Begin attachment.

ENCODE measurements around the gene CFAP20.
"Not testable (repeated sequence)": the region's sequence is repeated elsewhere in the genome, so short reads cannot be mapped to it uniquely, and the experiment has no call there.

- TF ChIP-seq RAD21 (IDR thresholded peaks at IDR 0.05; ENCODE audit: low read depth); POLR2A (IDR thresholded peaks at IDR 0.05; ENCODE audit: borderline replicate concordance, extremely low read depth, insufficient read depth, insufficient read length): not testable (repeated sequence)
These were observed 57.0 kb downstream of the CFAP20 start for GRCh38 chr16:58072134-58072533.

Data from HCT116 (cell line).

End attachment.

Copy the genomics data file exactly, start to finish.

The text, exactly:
ENCODE measurements around the gene CFAP20.
"Not testable (repeated sequence)": the region's sequence is repeated elsewhere in the genome, so short reads cannot be mapped to it uniquely, and the experiment has no call there.

- TF ChIP-seq RAD21 (IDR thresholded peaks at IDR 0.05; ENCODE audit: low read depth); POLR2A (IDR thresholded peaks at IDR 0.05; ENCODE audit: borderline replicate concordance, extremely low read depth, insufficient read depth, insufficient read length): not testable (repeated sequence)
These were observed 57.0 kb downstream of the CFAP20 start for GRCh38 chr16:58072134-58072533.

Data from HCT116 (cell line).